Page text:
The difference in birthrates between believers and nonbelievers does not guarantee a halt to the increase in skepticism even in the populations, mostly third-world, where that growth is most dramatic. While less extreme, that difference has always existed in the subpopulations of most countries. The increase in skepticism comes from the rate at which members of each generation question the beliefs of the previous generation in general and their parents in particular much more than it does from comparative birth rates. Any analysis that ignores that factor is fatally flawed. The growth of Christianity in Africa is not an indication of the increase of religion in general, but of that tendency. Younger Africans are not choosing Christianity over non-belief but over the religions of their parents and communities. It may also reflect a reduction of tribalism and towards identification with wider social identifications. Over subsequent generations, those trends could well include greater intellectual and spiritual independence and self-reliance, which could result in a growth of skepticism in the long run. Trends towards skepticism are also augmented by increases in prosperity and education. How long can the extreme disparity between the nations and regions of the earth last? I suspect that neither belief or skepticism will triumph in the long run. rather, at some point a balance will be found between the two, and we will see only slight demographic variations within a larger stability. With any luck, that stability will include greater levels of mutual toleration and respect and lower levels of strife and discord. (Tuesday Jul 15 | post #1)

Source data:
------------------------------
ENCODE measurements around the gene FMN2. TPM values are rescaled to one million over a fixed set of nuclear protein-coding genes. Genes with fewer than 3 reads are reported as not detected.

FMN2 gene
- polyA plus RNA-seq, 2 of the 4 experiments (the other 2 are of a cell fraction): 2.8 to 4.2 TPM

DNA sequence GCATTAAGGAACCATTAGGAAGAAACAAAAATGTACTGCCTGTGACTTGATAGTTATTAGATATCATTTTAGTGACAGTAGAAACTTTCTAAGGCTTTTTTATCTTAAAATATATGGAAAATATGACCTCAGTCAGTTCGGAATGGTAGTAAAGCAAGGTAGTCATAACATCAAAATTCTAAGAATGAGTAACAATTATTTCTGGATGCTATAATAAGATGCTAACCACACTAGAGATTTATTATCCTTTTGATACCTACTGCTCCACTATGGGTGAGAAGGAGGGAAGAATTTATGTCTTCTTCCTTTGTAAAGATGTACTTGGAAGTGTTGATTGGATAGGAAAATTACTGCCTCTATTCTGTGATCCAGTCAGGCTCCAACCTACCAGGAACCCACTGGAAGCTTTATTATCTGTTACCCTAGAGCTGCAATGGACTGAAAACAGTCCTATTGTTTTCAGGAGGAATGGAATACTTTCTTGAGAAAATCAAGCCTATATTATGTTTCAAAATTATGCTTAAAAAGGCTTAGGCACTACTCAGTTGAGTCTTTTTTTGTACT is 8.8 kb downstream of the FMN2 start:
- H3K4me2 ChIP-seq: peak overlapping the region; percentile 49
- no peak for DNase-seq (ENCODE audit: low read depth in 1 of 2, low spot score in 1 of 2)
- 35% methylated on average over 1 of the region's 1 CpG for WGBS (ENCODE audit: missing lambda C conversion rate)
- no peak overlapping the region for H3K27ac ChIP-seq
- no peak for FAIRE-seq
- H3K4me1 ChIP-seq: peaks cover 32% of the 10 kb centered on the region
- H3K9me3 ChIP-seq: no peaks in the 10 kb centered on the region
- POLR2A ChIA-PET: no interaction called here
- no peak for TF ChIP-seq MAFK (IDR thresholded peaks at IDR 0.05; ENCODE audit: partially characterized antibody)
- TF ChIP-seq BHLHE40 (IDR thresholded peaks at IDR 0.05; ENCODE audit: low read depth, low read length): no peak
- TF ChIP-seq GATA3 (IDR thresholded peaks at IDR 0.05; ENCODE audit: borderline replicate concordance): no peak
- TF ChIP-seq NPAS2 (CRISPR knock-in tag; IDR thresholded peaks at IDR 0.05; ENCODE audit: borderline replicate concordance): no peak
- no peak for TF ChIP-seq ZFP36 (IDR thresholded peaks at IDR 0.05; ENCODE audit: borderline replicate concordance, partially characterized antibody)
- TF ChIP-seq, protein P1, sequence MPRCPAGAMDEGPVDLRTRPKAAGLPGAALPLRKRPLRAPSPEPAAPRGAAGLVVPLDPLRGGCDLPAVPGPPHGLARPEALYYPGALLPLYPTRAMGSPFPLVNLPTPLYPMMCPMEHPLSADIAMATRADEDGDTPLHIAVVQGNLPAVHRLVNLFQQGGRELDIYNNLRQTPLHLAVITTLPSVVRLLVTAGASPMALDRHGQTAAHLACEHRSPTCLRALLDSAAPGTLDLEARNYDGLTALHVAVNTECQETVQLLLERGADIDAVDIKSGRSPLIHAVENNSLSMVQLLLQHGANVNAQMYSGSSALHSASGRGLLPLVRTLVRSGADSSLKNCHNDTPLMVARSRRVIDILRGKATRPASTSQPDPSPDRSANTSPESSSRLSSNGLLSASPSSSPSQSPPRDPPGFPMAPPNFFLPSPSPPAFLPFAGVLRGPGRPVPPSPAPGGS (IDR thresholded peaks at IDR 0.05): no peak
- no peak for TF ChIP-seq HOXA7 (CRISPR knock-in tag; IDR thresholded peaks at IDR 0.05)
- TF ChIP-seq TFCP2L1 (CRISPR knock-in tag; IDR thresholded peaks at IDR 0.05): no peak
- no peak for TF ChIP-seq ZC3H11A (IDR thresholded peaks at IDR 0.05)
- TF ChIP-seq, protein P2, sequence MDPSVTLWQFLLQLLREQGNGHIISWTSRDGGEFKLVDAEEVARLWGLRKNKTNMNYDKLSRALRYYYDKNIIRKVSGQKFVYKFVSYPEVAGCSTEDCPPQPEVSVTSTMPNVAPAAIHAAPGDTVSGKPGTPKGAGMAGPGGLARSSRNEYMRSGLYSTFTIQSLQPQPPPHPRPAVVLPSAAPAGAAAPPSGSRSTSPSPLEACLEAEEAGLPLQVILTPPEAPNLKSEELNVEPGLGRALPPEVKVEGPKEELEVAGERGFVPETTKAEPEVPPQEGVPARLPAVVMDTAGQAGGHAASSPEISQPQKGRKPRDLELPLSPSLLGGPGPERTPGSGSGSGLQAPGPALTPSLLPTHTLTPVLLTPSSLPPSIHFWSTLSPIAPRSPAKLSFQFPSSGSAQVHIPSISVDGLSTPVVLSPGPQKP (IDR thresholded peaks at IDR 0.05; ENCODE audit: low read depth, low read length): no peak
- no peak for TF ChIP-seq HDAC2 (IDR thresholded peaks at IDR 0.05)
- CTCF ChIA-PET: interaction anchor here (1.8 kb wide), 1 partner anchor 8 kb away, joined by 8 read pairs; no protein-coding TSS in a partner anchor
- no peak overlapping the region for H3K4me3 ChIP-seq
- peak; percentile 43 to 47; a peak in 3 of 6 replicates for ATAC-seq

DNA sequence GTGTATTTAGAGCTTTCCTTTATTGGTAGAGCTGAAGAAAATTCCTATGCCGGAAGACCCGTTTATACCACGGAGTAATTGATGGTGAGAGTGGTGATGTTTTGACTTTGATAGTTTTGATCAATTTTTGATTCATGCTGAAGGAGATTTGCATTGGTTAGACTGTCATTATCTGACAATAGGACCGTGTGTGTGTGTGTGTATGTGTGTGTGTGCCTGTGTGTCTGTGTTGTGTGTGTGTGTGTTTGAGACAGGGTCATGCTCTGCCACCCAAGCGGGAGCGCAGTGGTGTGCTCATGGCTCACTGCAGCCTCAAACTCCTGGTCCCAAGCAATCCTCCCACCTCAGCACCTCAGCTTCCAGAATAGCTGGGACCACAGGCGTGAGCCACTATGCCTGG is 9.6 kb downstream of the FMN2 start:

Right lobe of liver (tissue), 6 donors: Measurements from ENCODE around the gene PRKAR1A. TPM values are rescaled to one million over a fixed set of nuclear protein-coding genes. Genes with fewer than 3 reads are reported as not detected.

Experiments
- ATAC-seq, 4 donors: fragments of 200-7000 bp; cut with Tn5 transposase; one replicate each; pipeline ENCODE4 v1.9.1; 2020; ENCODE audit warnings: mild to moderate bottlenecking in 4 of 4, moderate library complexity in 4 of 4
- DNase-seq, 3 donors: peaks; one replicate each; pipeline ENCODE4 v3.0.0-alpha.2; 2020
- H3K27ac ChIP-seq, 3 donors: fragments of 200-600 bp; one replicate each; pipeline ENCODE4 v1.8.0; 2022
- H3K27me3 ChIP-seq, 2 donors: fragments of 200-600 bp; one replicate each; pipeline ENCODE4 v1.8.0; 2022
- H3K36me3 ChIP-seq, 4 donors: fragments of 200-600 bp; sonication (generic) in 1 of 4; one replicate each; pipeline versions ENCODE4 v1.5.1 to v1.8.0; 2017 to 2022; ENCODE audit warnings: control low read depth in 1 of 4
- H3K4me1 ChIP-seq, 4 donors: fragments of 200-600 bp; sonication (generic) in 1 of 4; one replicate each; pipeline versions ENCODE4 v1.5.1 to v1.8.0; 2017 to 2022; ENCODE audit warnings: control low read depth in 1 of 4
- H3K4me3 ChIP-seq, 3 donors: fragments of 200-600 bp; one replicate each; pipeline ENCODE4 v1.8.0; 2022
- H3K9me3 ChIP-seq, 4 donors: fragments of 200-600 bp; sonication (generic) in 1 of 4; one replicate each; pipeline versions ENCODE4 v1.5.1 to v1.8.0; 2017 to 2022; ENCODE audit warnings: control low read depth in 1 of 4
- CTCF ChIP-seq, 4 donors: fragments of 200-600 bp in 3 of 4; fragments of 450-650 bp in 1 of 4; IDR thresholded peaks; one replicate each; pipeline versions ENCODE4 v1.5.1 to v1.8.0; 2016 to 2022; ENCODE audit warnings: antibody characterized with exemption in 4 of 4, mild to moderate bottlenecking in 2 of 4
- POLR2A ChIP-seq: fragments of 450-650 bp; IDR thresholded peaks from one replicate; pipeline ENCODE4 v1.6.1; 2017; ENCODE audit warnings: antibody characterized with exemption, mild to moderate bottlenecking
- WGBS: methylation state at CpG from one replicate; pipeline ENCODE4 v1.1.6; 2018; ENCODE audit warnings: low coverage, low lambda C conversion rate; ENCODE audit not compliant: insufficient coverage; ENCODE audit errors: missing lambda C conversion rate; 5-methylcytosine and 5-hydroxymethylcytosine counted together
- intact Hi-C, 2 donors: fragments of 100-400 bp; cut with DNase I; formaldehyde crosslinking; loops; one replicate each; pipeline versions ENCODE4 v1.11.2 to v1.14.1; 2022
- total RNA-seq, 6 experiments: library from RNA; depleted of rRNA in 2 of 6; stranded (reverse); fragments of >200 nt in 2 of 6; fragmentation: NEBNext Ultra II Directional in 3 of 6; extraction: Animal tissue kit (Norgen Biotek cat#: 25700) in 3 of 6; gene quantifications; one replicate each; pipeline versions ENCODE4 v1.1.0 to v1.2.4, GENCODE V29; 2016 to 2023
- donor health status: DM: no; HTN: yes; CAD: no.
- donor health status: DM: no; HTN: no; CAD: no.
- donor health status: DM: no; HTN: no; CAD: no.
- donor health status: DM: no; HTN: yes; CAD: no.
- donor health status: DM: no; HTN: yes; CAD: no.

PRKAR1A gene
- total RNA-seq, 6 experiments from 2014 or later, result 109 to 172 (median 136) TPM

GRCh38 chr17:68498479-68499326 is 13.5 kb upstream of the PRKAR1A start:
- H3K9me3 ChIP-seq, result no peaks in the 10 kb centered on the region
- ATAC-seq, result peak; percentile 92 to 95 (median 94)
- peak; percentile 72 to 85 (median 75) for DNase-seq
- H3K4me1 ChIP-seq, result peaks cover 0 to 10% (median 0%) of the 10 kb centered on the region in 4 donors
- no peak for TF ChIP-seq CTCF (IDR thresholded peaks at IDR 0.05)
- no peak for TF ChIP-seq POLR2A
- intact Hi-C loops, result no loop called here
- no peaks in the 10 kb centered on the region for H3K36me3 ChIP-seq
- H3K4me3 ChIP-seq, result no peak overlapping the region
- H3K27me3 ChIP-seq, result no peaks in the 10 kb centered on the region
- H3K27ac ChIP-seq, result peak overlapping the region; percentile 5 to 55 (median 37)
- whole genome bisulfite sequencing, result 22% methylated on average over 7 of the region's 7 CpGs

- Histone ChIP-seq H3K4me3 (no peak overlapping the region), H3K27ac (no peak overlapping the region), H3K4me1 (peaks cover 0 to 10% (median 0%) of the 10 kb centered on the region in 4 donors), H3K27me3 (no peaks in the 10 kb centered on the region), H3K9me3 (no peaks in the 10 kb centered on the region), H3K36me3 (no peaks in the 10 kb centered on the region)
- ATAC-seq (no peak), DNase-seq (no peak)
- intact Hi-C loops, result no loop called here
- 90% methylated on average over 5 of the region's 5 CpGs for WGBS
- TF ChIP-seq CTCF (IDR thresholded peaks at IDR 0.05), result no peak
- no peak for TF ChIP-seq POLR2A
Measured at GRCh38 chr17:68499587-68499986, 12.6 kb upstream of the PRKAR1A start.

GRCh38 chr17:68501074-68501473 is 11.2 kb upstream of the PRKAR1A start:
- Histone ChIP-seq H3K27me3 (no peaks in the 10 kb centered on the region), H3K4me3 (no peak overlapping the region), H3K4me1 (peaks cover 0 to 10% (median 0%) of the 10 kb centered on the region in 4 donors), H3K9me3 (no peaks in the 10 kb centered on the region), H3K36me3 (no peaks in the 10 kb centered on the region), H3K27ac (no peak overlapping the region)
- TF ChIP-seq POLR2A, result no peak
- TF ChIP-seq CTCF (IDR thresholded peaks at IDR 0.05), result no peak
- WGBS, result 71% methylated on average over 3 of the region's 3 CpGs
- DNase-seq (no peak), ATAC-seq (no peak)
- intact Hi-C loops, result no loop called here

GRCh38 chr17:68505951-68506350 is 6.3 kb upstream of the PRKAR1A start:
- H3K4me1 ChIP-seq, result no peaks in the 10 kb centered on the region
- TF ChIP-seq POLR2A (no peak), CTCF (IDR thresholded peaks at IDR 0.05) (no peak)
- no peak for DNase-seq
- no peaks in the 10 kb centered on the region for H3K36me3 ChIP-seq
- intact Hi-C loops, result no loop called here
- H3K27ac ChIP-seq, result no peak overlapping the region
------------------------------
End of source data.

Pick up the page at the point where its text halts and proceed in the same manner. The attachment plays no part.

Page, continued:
Or perhaps it's a bit more complicated than that. Maybe as social populations advance, the practice of religion changes even if the actual scripture does not. Maybe the emphasis on a book too long and complicated for many to read in its entirety even after its translation and publication wider than the upper echelons of the clergy tends to be placed on that which supports those changes. Maybe through the preachers that those populations choose to follow, they develop within religions, worshiping in ways their ancestors would have deplored as much as they would have deplored the actions of their forebears. It's harder to give up a religion in name than in practice, easier to overlook the scriptural passages that are no longer socially acceptable or even permissible under modern secular law, clinging to what's left with a tenacity that falls somewhere between the extremes of ferocity and half-heartedness. Let's be glad of that. It makes most believers easier to deal with than if they actually practiced their faiths in their entirety. When each person is ready to let the fall the final veil of unreality, it will happen without atheist activists harping at them--sooner, perhaps, without the defensiveness that those challenges to their beliefs create. It's easier to be dispassionately rational when no one is poking around at one's emotions with a sharp stick. (Sunday Jul 13 | post #96)